Parent conversations, discussions, and aging.
I feel like it’s a subject everybody understands is worth talking about, but refrains from doing so because it can dampen moods and because of that:
Conversation of aging gets put off by a lot of people. Namely teenagers.
Far from any thoughts of retirement and preparing their 41K’s, teenagers are the last group who bother thinking about their future senior lives.
Growing old is a subject rarely touched in teenage conversation. However that doesn’t mean that it shouldn’t be talked amongst them at all:
If nothing else, if teenagers aren’t concerned with their future as seniors, which they still should at some point, they should definitely be worried for their parents.
There is a lot to consider for parents as they age. Things like future housing, finances, and healthcare.
Perhaps it’s just the fact that “aging” hasn’t quite hit young people yet, but these concerns are vital to how their parents will proceed in living as they grow older.
I asked Jacquelyn Nguyen and her friends, Marilyn Ortega and Victoria Liu to conduct a discussion revolving around the inevitable process of their parents aging.
Each guest is a seniors at Northwest High School and are scheduled to graduate in June of 2021.
Marilyn and Jacquelyn are going to attend University of Maryland in the fall and Victoria is planning to attend college out of state. But the unique thing about this group of girls is that they all have one parent above the age of sixty and therefore this topic is more prevalent to their current lives.
The discussion includes hypotheticals as well as real concerns that they will face as their parents approach their senior years. Their first topic of discussion being how to tell their parent that it is no longer safe for them to drive anymore.
Their conversation was enlightening as there were several concerns that were revealed as they kept the discussion going:
BEGINNING WITH THE FIRST TOPIC OF DRIVING
While both Victoria and Marilyn agreed that their fathers would eventually give up driving by their own accord, Marilyn believed that her mother in particular would need a firmer hand. Marilyn felt that she would need to step in and tell her concerns directly.
The three girls also held a discussion for future accommodations and homes. In that matter, the girls were more ambiguous and offered a wide variety of plans:
For both Marilyn and Victoria they brought up nursing homes, but in addition to that, Marilyn also included the idea of just hiring and bringing in a separate care-taker for the home. Jacquelyn on the other hand seemed to be keen on taking care of her parents on her own.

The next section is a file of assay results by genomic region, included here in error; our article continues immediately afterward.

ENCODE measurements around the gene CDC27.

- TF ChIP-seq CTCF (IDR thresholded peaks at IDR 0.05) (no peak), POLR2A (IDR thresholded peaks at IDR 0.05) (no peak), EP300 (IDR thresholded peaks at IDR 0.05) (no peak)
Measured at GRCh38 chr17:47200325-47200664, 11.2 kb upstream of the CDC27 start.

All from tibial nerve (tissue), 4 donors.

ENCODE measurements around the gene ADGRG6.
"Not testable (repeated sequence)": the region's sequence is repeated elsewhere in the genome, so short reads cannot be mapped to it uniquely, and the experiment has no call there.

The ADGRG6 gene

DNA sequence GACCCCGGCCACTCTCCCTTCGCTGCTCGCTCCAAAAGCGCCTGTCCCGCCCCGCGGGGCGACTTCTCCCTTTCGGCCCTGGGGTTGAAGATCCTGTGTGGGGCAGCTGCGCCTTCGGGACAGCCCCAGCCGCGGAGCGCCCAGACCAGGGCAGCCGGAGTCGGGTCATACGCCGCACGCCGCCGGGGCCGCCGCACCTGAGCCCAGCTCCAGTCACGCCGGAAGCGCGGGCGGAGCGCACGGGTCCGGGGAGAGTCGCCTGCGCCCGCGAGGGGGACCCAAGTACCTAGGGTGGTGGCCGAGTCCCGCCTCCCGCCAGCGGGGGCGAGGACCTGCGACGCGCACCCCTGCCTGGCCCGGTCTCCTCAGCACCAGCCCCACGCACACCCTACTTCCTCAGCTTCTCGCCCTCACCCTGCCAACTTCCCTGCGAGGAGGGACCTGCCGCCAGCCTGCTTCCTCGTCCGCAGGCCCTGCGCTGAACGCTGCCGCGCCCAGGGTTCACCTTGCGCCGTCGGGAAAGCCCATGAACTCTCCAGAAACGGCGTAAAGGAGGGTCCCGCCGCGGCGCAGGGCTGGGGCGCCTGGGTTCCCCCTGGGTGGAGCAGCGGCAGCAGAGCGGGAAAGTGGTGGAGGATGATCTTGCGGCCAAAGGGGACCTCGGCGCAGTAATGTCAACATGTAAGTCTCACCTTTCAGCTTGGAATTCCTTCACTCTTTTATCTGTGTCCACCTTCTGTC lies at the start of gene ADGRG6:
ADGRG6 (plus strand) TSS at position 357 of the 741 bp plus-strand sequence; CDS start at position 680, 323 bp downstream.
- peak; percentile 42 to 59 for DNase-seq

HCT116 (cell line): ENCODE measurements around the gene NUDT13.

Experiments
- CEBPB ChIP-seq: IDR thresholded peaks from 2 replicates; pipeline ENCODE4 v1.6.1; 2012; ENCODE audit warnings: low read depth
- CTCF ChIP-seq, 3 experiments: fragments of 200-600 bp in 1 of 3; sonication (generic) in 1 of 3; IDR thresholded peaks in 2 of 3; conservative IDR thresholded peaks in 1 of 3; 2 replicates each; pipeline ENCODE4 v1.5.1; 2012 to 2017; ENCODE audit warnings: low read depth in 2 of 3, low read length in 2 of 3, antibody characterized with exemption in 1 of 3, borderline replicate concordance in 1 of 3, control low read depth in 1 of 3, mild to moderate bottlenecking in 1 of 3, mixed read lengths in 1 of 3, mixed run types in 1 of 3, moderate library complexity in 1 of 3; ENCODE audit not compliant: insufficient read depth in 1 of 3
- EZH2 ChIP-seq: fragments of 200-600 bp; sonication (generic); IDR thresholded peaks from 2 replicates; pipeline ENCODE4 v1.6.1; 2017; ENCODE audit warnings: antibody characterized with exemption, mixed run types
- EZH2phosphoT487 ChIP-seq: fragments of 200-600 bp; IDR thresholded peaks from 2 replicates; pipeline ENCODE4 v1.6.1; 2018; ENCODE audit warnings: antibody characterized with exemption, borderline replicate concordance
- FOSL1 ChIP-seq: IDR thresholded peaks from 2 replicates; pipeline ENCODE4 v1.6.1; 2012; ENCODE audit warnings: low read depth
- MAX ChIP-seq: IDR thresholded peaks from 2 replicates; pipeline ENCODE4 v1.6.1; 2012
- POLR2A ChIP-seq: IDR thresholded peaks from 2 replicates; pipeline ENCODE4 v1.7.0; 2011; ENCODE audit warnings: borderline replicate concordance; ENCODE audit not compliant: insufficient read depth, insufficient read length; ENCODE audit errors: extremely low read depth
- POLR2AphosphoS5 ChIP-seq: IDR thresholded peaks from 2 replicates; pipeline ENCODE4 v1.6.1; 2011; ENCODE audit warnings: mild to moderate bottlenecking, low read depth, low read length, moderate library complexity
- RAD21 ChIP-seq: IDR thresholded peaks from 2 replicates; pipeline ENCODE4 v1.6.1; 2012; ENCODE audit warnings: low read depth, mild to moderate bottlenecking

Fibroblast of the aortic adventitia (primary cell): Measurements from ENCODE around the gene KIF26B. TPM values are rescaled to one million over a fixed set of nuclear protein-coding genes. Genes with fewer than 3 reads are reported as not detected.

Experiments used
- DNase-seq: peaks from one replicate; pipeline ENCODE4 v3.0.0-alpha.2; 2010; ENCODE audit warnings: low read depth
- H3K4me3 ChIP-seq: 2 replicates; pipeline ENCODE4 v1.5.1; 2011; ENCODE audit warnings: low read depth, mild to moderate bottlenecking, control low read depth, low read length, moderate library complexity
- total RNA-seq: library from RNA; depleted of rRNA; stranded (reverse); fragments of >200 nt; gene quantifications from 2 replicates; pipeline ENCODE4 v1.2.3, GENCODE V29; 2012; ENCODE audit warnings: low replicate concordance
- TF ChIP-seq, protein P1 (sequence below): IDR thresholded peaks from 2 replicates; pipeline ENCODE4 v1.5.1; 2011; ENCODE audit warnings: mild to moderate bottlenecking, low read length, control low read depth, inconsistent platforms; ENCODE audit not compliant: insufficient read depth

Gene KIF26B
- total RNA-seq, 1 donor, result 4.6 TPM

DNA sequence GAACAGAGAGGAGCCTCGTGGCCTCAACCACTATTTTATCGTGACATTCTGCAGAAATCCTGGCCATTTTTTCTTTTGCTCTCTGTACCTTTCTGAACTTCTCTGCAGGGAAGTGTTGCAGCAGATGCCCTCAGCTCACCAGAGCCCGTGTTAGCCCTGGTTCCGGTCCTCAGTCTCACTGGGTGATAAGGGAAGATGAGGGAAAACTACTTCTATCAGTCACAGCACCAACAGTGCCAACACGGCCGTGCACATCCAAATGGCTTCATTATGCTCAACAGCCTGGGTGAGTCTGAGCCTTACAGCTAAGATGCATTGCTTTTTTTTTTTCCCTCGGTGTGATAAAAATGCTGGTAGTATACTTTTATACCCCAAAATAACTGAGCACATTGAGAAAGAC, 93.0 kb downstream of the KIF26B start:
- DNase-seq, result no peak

It must be noted that the challenges of communicating with an aging parent can be intense and overwhelming.
It can include everything from the parents’ ability to continue driving to the challenges of estate planning, long-term care and even end-of-life plans.
AGING: THE LONG TERM PLAN
According to a Caring.com survey, only 45% of adult children have had a conversation with their aging parents about the future. Additionally only thirty percent have discussed how their parents will pay for care as they age.
The first main issue is where they choose to live in the future:
For many seniors, their first obvious choice is to remain in their home.. Unfortunately, for a lot of seniors, this will most likely not be a realistic option for them.
Potential problems could involve: safety, being too far away from needed services, or just be too expensive and difficult to maintain. Sadly, only 43% of children and aging parents have had some sort of discussion with the potential prospect of moving out of their current home.
Studies show that one in three adults over 75 have enough cognitive impairment to mishandle of important financial issues. This is an especially concerning area as one mistake in their finances could severely cost them.
For example, failing to make mortgage payments or pay property taxes could lose them their home. Another could be that they fail to take their prescribed medications which could lead to huge health risks.
THEN WE HAVE FALLS
Falls are perhaps the biggest risk of all for older adults living on their own. Many common medications can cause dizziness as a side effect, increasing the likelihood of falling.
Things like climbing on a chair to change a light bulb are now potential dangers and areas of concern. It can then trigger a cascade of health consequences from which they may not fully recover from.
All that being said, it’s important to have these conversations sooner rather than later. Early care planning will greatly influence how your parents utilize their resources which range from real estate they have available to money saved from their 41K plans.